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There are many ways that companies make money by having you pay again, again and again.

For example, just try buying a copy of the Windows operating system, installing it on one computer, then trashing that computer and installing the same system – which you purchased – on another piece of hardware.

Isn’t likely to happen.

And that’s the basic issue in a request for the U.S. Supreme Court to hear arguments in a case between Impression Products, which recycled and resold computer printer cartridges, and Lexmark, the maker.

A privacy organization, a coalition of senior citizens and others have submitted a brief to the high court requesting that it hear the case and reverse the lower-court decision that favored Lexmark.

See what Ben Carson believes about the United States, in his bestseller, “America the Beautiful: Rediscovering What Made This Nation Great.”

The Electronic Frontier Foundation asked: “When you buy a printer cartridge, is it yours? Or can the company control what you do with it, even after you pay your bill and take it home?”

The technical legal issue is called “patent exhaustion” doctrine. In this case, Lexmark sold printer cartridges with restrictions on consumers’ rights printed on the packaging. It said consumers were not allowed to refill or resell the cartridges.

When Impression acquired used Lexmark ink cartridges and then refilled and resold them, Lexmark sued.

A federal appeals court said it’s perfectly proper for a manufacturer to sell a product but still control a customer’s use.

EFF, along with AARP, Mozilla and other groups, contend such “conditional sales” aren’t in the public’s interest.

“If allowed to stand, the lower court’s decision could block your right to reuse, resell and tinker with the devices you own,” said EFF Staff Attorney Daniel Nazer.

“Under this theory, consumers could be held liable for infringement for using products purchased legally, and that the patent owner has already been paid for,” he said.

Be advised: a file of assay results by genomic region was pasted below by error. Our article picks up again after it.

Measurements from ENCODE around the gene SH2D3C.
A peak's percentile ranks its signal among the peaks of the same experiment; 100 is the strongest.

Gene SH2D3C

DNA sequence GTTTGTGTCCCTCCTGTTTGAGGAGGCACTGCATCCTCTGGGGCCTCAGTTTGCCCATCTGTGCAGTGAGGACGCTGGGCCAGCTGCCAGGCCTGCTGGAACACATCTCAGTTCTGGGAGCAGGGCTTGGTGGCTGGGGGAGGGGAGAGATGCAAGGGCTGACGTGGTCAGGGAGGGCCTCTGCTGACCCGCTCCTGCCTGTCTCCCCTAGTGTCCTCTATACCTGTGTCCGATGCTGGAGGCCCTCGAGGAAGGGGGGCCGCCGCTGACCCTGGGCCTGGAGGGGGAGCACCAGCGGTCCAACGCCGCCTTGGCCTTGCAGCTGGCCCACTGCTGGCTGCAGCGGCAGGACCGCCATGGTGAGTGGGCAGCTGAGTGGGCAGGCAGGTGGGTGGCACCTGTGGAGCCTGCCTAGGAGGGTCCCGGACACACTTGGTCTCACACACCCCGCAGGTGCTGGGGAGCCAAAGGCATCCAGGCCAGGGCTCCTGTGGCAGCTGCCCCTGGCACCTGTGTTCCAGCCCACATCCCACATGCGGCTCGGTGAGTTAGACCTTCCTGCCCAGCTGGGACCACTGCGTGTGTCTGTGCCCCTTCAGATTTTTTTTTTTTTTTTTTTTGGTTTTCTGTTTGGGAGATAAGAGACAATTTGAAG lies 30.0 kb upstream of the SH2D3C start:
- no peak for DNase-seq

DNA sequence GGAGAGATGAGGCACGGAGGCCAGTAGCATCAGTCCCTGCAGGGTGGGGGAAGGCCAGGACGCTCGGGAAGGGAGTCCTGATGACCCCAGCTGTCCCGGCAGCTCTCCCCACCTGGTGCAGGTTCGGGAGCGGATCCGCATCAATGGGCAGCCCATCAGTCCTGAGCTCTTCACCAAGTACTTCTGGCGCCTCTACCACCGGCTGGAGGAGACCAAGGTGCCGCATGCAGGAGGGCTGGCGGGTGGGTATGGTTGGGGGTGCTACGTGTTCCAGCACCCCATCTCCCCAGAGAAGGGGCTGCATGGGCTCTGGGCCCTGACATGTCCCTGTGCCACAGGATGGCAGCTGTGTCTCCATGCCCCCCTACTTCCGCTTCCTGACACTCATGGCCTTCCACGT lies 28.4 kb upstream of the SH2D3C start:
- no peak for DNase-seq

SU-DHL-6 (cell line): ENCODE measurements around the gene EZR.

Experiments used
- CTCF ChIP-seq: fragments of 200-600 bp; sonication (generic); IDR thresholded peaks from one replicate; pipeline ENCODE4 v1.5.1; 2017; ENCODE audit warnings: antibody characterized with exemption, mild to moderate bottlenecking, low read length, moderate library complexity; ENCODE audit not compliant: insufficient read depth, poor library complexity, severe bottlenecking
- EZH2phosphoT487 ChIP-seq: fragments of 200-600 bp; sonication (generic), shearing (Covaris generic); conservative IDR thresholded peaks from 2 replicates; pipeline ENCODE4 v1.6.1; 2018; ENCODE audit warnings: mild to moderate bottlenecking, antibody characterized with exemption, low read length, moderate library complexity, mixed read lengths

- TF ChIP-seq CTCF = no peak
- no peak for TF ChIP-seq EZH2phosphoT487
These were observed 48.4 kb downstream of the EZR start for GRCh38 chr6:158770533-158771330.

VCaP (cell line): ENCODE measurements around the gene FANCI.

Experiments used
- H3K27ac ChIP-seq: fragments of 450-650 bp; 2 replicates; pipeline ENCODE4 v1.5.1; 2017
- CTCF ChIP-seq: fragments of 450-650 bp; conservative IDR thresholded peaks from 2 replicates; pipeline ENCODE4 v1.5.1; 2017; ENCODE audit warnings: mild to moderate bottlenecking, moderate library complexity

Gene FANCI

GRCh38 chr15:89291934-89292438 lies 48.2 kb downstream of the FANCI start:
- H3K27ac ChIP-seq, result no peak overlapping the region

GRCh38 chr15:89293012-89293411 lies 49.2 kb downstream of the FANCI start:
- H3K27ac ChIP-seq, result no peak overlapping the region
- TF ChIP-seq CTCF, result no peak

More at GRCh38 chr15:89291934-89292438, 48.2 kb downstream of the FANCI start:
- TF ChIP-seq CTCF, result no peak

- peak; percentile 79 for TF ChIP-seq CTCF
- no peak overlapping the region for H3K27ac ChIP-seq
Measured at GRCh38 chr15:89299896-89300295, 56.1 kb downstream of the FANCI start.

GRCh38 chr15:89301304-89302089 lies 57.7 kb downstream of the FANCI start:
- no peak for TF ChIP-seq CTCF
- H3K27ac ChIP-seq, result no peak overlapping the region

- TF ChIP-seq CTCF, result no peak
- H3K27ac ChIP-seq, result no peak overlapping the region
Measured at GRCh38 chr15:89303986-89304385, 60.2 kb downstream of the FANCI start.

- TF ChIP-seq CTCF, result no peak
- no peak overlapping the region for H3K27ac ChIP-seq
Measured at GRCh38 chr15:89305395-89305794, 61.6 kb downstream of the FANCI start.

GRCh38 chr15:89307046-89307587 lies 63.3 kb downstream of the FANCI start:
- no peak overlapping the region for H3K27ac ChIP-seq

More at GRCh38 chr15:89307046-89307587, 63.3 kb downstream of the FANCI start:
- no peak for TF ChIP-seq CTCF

The groups argue that if patent owners can control goods after they are sold, American consumers could face all sorts of complications.

“This trick is straight out of some companies’ wishlists for restricting user rights,” said EFF Staff Attorney Kit Walsh. “They have tried a variety of legal tactics to restrict your ability to repair or resell the things you buy, and to prevent experts from investigating how they work.

“That includes experts who want to figure out if your devices are secure and respecting your privacy, or who want to build products that can plug in to your devices and make them do new and useful things.”

EFF  urges the Supreme Court “to reaffirm the patent exhaustion doctrine and protect people’s rights to own and understand the products they’ve purchased.”

The brief argues that even repairing something a consumer owns could be endangered if the lower court’s decision in upheld.

“The ordinary incidents of property ownership are critical to ensuring competitive markets and consumer rights. Secondary markets in goods permit efficient maximization of value, prevent price discrimination, and avoid waste by enabling reuse and recycling. Full ownership rights also include a right to repair, which opens up a valuable marketplace for repair services,” the groups told the Supreme Court in a friend-of-the-court brief.

“But ownership rights do not merely have economic value; they are essential to fundamental rights such as speech, autonomy and privacy. Central to ownership are rights to understand, analyze, and innovate upon one’s possessions,” they said.

See what Ben Carson believes about the United States, in his bestseller, “America the Beautiful: Rediscovering What Made This Nation Great.”

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